Still, striking up a partnership with BT would win a big ally in the net sector which could help overcome the need for pursuing numerous costly web-blocking injunctions while also pleasing the record label's friends in government, who have long wanted more label/ISP collaboration on legal music services. So an interesting one to watch. Even if BT-tunes would almost certainly be awful and die a death within two years.

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So, Google has opened up its social network to things as well as individuals, so brands, businesses, media, labels, bands, promoters and people with a public profile can now participate. Should they want to. This means Google+ is now open to artists interested in connecting with fans via the fledgling social network as well as Facebook, Twitter, Soundcloud and YouTube (and MySpace still?). Because you can never have too many social media profiles to manage.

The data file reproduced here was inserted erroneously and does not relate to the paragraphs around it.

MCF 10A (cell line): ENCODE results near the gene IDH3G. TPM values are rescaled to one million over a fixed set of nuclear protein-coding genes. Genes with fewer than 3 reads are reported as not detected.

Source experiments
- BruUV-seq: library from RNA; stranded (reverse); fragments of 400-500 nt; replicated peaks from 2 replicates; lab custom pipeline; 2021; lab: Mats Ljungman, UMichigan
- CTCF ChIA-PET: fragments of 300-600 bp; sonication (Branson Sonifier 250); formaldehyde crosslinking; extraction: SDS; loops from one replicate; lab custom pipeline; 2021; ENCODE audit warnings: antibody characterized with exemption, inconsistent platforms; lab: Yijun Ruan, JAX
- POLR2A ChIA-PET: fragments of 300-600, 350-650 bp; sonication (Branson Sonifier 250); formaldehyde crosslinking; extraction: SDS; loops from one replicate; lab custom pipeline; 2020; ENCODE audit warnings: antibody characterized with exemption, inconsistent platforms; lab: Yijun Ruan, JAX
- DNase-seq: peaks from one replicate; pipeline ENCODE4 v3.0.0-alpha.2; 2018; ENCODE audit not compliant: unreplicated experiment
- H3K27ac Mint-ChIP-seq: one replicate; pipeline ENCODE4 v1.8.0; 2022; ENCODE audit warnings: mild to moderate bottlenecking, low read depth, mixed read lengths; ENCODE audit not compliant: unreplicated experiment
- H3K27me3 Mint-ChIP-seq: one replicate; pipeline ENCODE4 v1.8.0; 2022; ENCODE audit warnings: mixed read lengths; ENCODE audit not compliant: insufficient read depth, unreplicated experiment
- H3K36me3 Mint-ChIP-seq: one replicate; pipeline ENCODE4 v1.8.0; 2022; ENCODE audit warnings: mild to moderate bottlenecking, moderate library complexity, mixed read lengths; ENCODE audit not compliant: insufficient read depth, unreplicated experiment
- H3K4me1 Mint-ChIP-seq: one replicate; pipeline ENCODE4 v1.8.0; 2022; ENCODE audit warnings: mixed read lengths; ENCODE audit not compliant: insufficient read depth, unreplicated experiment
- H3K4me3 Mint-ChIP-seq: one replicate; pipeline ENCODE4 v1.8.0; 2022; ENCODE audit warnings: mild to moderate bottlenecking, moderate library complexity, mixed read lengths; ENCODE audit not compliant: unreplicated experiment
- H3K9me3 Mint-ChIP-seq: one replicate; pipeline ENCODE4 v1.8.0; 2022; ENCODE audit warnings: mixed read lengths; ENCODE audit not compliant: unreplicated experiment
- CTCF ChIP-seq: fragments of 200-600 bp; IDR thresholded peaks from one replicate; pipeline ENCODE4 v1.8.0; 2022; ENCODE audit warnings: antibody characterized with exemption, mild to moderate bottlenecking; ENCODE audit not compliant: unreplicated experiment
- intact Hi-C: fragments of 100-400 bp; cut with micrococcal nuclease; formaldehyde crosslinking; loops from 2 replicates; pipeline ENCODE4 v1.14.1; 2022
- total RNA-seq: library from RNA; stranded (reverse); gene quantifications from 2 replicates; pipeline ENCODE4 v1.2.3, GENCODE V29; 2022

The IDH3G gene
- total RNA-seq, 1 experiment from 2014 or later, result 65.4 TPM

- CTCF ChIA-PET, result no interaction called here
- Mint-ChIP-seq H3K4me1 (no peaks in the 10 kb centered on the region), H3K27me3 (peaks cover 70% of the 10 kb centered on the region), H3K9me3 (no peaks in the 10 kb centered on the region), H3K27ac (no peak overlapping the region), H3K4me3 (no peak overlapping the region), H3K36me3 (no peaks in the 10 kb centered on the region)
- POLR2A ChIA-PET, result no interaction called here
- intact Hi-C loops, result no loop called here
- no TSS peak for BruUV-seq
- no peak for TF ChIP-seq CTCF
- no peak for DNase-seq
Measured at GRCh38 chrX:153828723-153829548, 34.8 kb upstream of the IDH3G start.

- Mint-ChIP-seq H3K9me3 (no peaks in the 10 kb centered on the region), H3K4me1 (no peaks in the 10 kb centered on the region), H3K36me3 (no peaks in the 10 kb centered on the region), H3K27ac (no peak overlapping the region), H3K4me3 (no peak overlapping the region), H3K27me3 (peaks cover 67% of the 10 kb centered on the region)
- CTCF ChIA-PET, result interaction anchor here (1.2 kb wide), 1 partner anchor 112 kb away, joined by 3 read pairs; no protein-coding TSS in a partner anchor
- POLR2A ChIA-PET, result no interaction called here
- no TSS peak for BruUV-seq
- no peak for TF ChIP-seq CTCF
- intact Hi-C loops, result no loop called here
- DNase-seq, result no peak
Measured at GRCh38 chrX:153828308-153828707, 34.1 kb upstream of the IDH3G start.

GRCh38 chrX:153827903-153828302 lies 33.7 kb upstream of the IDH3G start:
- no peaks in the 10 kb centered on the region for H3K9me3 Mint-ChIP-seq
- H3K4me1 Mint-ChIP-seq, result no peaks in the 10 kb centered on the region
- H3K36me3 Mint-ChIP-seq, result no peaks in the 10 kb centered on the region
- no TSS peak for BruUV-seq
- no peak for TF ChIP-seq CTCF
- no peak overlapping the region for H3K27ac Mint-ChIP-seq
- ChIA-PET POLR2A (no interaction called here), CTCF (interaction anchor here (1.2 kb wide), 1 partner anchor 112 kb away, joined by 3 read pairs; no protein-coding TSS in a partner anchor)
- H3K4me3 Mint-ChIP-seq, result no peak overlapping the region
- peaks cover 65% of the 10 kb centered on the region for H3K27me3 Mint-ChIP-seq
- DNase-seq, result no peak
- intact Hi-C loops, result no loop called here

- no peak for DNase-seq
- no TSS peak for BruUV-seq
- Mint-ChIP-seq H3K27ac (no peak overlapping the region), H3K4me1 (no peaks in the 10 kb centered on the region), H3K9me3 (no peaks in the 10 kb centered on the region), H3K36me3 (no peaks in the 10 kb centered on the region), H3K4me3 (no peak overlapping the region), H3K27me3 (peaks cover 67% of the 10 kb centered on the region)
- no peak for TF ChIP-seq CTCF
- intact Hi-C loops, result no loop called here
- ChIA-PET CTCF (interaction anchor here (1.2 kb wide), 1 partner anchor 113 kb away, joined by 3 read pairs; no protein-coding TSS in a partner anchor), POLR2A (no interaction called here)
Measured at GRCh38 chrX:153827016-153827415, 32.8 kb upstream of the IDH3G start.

It remains to be seen if Google, which has never really succeeded in the social networking space, can steal ground from its more established rivals in persuading brands and celebrities to join their party, something which might persuade more people to sign up to the new network and, perhaps more importantly, persuade those already signed up to login on something nearing a semi-regular basis.

It's probably too soon to say whether Google+ pages will ultimately offer any functionality that will give them a USP over rival music-friendly social networks, though they may gain ground thanks to the power of the Google search engine. It's not clear if Google+ pages will be given any priority by the main Google search service in the future - doing so might result in claims of anti-competitive activity by rivals - though users will be able to use the main Google search platform to navigate the web giant's social networking pages by adding a + at the start of a search query, which might be enough to it an edge.